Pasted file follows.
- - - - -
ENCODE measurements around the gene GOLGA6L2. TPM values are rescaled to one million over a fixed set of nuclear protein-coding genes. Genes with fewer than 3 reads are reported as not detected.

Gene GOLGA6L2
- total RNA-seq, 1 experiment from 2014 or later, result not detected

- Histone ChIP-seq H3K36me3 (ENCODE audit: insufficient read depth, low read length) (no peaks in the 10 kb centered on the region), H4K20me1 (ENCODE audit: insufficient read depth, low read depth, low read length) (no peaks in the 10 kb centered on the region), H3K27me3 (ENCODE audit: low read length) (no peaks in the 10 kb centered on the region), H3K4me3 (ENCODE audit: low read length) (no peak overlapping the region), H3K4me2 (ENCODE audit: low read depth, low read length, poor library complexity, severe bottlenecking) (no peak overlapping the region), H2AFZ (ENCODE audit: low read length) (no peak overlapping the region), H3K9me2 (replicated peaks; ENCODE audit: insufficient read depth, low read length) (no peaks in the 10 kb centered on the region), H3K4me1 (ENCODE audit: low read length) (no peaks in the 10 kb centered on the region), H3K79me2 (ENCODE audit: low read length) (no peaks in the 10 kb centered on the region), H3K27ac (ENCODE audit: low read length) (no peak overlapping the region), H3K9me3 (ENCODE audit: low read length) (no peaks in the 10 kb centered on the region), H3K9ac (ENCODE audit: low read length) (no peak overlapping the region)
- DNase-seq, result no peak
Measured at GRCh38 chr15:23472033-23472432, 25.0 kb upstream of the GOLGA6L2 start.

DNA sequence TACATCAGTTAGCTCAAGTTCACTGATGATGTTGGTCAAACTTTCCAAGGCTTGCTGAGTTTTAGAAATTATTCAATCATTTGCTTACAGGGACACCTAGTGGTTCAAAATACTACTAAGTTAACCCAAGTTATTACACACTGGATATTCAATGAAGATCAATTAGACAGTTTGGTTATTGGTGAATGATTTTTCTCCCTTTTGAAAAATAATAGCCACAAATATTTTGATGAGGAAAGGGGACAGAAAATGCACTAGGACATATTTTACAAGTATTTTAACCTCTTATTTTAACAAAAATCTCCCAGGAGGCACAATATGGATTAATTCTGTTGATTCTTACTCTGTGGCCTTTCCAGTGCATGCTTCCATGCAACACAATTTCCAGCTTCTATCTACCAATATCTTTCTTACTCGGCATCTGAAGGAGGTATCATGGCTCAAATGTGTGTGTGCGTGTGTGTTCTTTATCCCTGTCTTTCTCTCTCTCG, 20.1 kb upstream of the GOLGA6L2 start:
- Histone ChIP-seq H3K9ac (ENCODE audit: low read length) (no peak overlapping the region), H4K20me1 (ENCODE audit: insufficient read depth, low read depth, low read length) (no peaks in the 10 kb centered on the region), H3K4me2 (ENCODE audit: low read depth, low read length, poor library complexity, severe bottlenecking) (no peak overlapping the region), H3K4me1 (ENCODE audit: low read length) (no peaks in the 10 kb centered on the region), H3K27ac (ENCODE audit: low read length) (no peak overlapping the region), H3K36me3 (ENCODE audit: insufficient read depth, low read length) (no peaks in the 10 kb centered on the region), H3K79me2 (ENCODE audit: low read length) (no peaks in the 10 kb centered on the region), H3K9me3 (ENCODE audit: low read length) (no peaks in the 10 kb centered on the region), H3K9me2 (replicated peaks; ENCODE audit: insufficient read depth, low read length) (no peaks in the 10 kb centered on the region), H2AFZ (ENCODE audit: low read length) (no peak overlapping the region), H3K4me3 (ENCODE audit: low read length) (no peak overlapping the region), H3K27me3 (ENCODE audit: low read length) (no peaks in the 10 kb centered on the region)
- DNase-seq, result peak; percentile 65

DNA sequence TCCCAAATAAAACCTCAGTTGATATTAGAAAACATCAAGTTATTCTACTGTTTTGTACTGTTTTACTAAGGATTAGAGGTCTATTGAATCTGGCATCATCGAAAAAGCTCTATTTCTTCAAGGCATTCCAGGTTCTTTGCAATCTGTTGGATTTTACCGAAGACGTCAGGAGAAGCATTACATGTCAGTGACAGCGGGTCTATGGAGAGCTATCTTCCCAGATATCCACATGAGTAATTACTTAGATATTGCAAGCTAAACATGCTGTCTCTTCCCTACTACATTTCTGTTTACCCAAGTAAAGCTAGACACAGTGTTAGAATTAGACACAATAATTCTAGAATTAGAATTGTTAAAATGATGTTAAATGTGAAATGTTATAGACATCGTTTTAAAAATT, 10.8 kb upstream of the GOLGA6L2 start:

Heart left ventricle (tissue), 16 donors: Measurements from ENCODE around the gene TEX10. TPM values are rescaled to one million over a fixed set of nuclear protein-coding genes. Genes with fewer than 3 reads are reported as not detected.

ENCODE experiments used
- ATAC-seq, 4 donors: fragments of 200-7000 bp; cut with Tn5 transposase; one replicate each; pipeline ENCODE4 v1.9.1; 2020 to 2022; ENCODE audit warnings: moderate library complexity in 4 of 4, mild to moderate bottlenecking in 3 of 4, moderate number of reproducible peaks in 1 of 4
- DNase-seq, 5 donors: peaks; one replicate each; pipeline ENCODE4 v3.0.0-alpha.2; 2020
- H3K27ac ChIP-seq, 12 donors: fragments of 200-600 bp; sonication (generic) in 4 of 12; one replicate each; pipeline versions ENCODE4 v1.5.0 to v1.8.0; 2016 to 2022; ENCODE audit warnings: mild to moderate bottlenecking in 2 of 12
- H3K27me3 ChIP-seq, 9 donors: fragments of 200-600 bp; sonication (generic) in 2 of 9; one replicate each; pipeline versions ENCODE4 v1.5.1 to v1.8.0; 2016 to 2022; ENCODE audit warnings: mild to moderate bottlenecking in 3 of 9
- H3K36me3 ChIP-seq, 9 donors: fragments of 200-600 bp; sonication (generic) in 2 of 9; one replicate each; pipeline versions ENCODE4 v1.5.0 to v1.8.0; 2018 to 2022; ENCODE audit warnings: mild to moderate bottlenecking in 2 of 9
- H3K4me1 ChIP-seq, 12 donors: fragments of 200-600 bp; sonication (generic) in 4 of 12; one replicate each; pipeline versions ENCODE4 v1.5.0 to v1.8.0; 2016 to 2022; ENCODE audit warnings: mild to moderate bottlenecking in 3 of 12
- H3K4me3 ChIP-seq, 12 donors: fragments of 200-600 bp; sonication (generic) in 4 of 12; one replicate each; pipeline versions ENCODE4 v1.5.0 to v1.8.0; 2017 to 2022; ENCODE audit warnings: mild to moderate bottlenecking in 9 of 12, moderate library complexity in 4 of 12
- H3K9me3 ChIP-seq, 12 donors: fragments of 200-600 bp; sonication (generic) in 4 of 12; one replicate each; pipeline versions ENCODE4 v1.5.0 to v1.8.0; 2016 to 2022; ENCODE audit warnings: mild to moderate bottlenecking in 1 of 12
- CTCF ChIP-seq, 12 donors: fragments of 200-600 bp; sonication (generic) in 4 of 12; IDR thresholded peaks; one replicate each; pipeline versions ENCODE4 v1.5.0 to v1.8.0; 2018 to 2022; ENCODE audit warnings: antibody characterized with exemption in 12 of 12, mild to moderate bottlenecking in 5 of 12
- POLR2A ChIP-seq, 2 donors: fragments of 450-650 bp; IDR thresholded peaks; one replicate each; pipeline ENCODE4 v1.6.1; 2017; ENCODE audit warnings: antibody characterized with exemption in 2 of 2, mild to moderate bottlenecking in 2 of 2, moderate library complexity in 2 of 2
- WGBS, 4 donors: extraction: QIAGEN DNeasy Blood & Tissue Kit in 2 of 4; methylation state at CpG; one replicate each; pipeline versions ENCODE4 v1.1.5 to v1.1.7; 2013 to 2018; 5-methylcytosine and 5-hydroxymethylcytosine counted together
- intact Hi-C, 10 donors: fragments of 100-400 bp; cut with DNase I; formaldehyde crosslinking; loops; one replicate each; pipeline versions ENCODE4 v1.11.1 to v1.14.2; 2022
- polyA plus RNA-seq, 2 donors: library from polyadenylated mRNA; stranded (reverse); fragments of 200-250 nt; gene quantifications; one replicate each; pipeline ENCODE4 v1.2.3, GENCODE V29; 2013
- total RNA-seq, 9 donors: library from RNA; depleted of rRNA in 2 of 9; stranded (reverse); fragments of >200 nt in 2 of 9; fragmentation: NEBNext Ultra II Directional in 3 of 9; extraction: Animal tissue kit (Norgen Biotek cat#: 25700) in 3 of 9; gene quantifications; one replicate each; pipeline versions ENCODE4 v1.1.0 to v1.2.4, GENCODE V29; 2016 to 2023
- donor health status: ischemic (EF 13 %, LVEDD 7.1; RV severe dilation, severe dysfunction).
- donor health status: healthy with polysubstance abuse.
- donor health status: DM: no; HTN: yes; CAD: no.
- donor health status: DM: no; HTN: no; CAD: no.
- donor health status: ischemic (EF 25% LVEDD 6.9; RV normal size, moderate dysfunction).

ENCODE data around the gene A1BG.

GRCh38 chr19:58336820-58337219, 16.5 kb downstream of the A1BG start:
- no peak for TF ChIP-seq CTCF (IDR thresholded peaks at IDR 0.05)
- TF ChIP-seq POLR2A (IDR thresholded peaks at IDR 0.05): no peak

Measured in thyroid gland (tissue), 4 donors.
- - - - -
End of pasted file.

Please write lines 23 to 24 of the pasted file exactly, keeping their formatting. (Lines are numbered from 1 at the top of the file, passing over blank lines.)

- WGBS, 4 donors: extraction: QIAGEN DNeasy Blood & Tissue Kit in 2 of 4; methylation state at CpG; one replicate each; pipeline versions ENCODE4 v1.1.5 to v1.1.7; 2013 to 2018; 5-methylcytosine and 5-hydroxymethylcytosine counted together
- intact Hi-C, 10 donors: fragments of 100-400 bp; cut with DNase I; formaldehyde crosslinking; loops; one replicate each; pipeline versions ENCODE4 v1.11.1 to v1.14.2; 2022